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Rubber producers to boycott Singapore 2015-04-24 (25-04-2015)

 

Rubber producers to boycott Singapore 2015-04-24   

Sicom accused of manipulating prices 

Thai and Indonesian rubber producers are being hailed for a joint plan to halt deliveries to the Singapore Commodity Exchange (Sicom) in a bid to raise prices of the commodity.

Aat Pisanwanich, director of the University of the Thai Chamber of Commerce`s Center for International Trade Studies, called the plan a step in the right direction, saying rubber prices had been manipulated by not only Sicom but also the Tokyo Commodity Exchange and the Shanghai Futures Exchange. 

The joint effort will kick off next month, and to make it more powerful, Mr Aat suggested rubber producers in Cambodia, Laos, Myanmar and Vietnam be asked to join. 

Luckchai Kittipol, honorary president of the Thai Rubber Association, said TRA members had entered into a gentleman`s agreement with Indonesia`s private sector and rubber association to avoid selling their rubber via Sicom.

They will sell instead to direct end-users such as tyre companies and cut out intermediary dealers altogether, he said. "Sicom prices no longer reflect the real cost of rubber production," Mr Luckchai said.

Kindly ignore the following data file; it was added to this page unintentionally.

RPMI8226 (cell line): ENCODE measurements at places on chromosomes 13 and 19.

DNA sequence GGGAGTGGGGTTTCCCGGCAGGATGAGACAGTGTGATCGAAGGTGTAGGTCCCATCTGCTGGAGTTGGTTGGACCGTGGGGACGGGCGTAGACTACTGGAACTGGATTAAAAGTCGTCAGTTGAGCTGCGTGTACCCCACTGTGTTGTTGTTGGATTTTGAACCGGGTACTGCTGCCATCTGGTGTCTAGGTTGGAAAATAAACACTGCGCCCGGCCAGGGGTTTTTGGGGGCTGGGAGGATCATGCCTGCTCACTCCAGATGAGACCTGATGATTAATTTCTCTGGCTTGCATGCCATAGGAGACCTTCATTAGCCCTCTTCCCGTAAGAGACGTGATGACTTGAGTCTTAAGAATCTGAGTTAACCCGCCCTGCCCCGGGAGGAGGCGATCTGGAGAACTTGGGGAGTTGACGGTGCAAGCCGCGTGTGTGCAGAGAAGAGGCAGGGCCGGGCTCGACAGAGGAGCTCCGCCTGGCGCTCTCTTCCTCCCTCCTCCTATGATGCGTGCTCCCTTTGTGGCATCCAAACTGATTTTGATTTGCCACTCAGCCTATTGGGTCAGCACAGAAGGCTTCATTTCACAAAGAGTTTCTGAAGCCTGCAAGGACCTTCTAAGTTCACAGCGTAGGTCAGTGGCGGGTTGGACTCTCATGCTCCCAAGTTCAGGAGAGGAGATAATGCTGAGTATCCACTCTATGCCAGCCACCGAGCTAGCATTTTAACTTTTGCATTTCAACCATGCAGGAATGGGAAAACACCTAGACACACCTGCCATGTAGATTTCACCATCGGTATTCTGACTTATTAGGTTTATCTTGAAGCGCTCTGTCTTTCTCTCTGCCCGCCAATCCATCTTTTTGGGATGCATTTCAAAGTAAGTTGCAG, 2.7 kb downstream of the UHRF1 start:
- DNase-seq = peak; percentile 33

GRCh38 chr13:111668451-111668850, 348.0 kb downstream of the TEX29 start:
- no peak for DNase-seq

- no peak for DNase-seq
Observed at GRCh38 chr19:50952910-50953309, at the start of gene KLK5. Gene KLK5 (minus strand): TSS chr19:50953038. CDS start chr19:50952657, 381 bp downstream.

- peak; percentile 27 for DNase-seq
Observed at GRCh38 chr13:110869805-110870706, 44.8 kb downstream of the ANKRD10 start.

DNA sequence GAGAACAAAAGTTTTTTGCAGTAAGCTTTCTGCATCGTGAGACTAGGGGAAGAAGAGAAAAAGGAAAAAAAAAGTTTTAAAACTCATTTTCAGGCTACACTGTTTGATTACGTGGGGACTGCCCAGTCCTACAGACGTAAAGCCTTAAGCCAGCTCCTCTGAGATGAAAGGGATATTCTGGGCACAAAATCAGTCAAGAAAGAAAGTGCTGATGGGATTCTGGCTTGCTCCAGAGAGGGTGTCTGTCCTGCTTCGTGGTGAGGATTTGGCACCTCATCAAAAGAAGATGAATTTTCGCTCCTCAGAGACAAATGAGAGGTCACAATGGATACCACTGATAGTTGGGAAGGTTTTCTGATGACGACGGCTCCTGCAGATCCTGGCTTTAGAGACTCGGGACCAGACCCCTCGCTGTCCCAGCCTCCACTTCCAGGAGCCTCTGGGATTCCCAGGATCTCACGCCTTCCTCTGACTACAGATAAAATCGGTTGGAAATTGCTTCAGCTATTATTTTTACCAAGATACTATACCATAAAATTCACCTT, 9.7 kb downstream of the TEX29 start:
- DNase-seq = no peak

We hope this method will help to boost rubber prices and farmers` incomes." He said Sicom offered a venue for speculators to manipulate rubber prices through futures papers without actual delivery, thus hurting rubber producers and growers. Global prices have been languishing near their lowest since 2009 due to a supply glut and weak Chinese demand.

Mr Luckchai said the prices of rubber block plunged last week to only 42 baht a kilogramme against 63 baht a year earlier.

Prices are much below farmers` production costs, which stand at 55-60 baht per kg.

Mr Aat said Thai rubber producers should also negotiate directly with global buyers such as China and India along with car makers to boost rubber prices.

The automobile industry is the largest rubber user, taking 70% of the rubber supply, followed by the medical industry at 13%, manufacturing at 9% and consumer products production at 8%.

China demands 3.5 million tonnes of rubber annually, representing 35% of global demand.

India is expected to require 1.2 million tonnes this year.

Global demand this year is estimated at 12 million tonnes with supply expected to be slightly higher.

 

Source: Bangkok Post

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